Lesson

Consider the risk that draft ITS standards will not remain stable through further development when deciding whether to use them in an ITS deployment.

Hampton Roads, Virginia's experience with immature data-exchange standards for its Advanced Traveler Information System


10/1/2001
Hampton Roads,Virginia,United States


Background (Show)

Lesson Learned

The lead private-sector contractor for the Hampton Roads Advanced Traveler Information System (HRATIS), originally planned to use a standardized, open-source DATEX-ASN protocol interface between the Roadway Information System (RIS) and HRATIS in order to allow the future Regional Multi-modal Management System (RMMS) to easily interface with both the systems in a standardized manner.

At the time of the proposal, the contractor had a Beta version of a DATEX Toolkit product at version 8 of the standard. This standard is specifically an NTCIP Center-to-Center (C2C) DATEX-ASN draft ITS standard (NTCIP 2304: Application Profile for DATEX-ASN). Unfortunately, the draft base standard (ISO DATEX documents 14827, parts 1 and 2) had at the time over 100 international comments against it. This situation created uncertainty regarding the future direction of DATEX-ASN and reflected in part some of the contractor's difficulties with earlier versions of the standard.
  • Retrofit to a mature standard rather than build to fit a developing standard. A decision was made that it was inappropriate to use ITS standards in the HRATIS, at least initially. Information on the practicability/ operational feasibility of the standards and protocols suggested for ATIS systems seemed to be very sparse. There was high risk in implementing a developing suite of standards now, as they were not finalized. As they mature, the risk will decrease. It is easier to retrofit to a mature standard than to build to fit a developing standard. Building to fit these standards as they developed would also prove impractical in terms of the cost.
  • Find a work around non-proprietary solution. The primary reason for including DATEX-ASN in the proposal was to allow an open (i.e. non-proprietary) future interface of Regional Multi-modal Management System (RMMS) with HRATIS. This capability would still exist, but without utilizing DATEX-ASN. The contractor provided the simple interface details for exchanging data between the RIS and HRATIS, to Virginia DOT (VDOT). In effect, the same open interface could be used by the RMMS later.
  • Identify standards that will provide the best fit for the project. Besides the DATEX-ASN protocol standard, the message sets and data dictionaries were still not mature. For data transfer to message sets, ATIS standards did not seem to fit best. Instead, Incident Management standards were found to provide the best fit. Therefore the data content for ATIS had to be changed to fit those standards.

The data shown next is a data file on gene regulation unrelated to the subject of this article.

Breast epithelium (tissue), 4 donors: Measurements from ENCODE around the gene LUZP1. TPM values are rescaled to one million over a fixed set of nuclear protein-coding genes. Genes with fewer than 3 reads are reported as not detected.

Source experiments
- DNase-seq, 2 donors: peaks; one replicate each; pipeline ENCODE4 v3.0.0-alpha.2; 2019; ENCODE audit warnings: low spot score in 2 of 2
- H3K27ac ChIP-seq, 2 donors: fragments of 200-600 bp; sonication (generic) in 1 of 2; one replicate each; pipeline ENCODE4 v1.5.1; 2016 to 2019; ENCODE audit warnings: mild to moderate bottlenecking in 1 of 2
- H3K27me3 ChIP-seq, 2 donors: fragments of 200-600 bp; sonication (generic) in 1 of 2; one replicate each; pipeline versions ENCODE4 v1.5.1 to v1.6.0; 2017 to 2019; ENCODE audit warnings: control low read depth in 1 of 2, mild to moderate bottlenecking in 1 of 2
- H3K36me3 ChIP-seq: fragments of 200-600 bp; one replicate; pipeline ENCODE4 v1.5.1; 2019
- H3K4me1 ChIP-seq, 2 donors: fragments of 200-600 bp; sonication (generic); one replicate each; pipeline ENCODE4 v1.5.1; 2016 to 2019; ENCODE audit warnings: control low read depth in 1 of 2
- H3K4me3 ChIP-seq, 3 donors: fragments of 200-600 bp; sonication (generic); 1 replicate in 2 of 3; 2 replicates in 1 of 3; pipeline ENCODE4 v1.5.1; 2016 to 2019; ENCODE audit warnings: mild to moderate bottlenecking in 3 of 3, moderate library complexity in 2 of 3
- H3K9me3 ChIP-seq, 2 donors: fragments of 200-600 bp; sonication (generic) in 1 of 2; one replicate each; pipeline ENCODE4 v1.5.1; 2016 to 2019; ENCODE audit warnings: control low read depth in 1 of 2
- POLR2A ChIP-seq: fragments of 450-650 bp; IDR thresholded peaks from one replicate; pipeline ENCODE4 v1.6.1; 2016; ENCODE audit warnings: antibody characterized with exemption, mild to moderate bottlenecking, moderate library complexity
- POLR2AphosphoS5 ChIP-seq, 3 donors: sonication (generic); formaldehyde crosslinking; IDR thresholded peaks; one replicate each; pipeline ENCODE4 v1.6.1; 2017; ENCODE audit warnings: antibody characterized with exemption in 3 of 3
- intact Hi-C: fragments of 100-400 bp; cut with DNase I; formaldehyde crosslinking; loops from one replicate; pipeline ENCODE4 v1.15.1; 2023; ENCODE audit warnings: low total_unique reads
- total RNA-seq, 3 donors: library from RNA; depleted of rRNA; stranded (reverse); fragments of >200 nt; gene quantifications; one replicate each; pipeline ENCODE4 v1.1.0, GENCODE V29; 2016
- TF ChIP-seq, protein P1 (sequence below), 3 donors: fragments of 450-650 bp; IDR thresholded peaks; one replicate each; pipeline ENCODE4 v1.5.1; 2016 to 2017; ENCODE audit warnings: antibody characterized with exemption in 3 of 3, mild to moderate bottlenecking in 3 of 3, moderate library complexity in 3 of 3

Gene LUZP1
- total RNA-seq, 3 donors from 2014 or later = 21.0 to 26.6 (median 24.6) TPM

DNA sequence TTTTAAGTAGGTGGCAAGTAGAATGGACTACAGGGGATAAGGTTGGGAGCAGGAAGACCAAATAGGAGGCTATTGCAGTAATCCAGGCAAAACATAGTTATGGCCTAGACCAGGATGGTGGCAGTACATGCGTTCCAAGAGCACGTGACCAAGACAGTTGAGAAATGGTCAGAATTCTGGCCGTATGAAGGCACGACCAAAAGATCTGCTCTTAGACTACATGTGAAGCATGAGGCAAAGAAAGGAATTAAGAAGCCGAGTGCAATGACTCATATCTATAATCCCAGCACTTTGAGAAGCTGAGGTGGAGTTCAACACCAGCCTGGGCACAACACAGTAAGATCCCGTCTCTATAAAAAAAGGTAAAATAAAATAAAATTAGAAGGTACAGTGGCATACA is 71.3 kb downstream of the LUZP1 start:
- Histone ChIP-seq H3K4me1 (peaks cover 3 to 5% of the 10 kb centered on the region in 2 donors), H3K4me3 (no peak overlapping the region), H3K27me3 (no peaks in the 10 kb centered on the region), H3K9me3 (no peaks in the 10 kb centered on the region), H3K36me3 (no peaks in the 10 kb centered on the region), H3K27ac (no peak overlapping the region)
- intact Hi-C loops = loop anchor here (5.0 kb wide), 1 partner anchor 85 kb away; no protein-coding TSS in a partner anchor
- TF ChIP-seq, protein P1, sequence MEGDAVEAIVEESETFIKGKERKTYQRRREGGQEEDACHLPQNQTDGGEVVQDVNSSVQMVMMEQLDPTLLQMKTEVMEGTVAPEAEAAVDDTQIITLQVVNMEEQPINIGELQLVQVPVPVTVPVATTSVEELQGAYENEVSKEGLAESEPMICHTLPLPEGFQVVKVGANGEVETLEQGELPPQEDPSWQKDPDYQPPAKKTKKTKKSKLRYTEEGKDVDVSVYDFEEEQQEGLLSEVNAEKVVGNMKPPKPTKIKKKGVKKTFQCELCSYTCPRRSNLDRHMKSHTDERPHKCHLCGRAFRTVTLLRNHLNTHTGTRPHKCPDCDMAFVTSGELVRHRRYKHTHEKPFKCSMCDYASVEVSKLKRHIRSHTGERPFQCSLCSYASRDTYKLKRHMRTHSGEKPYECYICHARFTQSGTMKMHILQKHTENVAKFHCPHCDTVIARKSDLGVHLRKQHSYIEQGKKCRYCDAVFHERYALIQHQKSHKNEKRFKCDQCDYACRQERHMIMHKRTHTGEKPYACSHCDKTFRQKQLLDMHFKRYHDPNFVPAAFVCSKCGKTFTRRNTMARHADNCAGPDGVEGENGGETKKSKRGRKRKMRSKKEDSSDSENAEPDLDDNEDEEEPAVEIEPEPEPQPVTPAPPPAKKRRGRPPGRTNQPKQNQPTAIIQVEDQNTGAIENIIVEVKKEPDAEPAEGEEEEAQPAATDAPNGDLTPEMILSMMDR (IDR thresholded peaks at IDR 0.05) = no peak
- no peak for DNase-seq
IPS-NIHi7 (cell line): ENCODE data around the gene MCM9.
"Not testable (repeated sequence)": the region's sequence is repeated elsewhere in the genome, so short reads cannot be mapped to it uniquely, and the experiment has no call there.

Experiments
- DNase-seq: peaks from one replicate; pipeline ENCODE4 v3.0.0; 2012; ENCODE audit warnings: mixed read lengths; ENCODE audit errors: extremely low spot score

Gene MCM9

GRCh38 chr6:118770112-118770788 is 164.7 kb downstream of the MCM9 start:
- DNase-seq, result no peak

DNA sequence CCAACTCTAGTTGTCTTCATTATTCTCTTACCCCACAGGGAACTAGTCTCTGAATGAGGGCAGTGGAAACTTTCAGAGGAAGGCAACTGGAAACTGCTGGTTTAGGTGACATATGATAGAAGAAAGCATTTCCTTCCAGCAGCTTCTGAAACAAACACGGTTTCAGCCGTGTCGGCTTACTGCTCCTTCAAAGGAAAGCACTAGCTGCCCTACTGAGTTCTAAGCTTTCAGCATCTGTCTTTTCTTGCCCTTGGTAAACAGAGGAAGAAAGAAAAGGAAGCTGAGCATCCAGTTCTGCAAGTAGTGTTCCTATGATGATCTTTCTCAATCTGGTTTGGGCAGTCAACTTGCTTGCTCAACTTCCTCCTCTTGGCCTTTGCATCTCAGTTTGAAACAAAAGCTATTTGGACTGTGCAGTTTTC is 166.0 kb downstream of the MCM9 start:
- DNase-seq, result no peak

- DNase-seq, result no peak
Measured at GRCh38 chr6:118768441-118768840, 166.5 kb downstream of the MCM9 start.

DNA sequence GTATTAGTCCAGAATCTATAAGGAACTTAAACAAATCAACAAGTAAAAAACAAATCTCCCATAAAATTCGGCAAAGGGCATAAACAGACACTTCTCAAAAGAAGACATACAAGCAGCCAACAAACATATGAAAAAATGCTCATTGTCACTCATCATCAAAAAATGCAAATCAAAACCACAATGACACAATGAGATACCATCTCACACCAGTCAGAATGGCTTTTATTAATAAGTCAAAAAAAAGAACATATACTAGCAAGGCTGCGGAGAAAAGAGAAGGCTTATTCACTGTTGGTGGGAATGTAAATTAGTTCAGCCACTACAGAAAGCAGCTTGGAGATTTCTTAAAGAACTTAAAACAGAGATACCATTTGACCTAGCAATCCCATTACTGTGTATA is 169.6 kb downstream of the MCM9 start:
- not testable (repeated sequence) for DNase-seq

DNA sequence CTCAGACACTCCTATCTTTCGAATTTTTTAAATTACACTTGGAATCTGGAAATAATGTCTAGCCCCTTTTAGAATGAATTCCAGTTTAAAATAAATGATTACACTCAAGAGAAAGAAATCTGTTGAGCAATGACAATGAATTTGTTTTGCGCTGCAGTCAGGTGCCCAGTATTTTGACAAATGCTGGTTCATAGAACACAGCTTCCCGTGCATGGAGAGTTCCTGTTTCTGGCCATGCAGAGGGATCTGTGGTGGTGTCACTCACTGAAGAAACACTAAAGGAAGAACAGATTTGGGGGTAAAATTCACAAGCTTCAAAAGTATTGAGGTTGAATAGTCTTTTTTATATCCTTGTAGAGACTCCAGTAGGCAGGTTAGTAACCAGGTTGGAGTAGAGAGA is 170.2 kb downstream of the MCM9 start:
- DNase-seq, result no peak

As for protocols, DATEX and CORBA were the NTCIP protocols that existed for use in Center-to-Center data exchange. CORBA was more suited for enterprise wide data distribution and hence DATEX was considered for use in the beginning. Since DATEX was also found to be complicated, data exchange is currently carried out in an open format. DATEX V.8 was what the contractor used in the beginning, during development of the Data Fusion Engine. Using DATEX was perceived to be of high risk.

Overall, it was considered inappropriate to use draft ITS standards in the HRATIS at the time of the project. The practicability / operational feasibility of the standards and protocols suggested for ATIS systems seems to be very sparse. There is high risk in implementing a developing suite of standards now, as they are not finalized. As they mature, the risk will decrease. It is easier to retrofit a mature standard than to build to fit a developing standard. It also proves impractical in terms of the cost. Deciding not to use high-risk standards and finding a work-around non-proprietary solution could fulfill the intent of the initial proposal while reducing the risk of expensive modifications later if the standards were significantly changed.


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Source

Hampton Roads Advanced Traveler Information System (HRATIS) First Year Evaluation Report

Author: Demetsky, Michael J.; Park, B. Brian; Venkatanarayana, Ramkumar (UVA Center for Transportation Studies, Center for ITS Implementation Research)

Rejected - Old info, no real cost data -AEJ

Published By: Center for Transportation Studies, University of Virginia

Source Date: 10/1/2001

EDL Number: 13634

Other Reference Number: UVA-CE-ITS-03-1

URL: http://ntl.bts.gov/lib//jpodocs/repts_te/13634.html

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Lesson Contacts

Lesson Contact(s):

Michael J. Demetsky
Center for Transportation Studies, University of Virginia
(434) 982-2325
mjd@viriginia.edu

Lesson Analyst:

Jane Lappin
Volpe National Transportation Systems Center
617-494-3692
jane.lappin@volpe.dot.gov


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Lesson ID: 2005-00143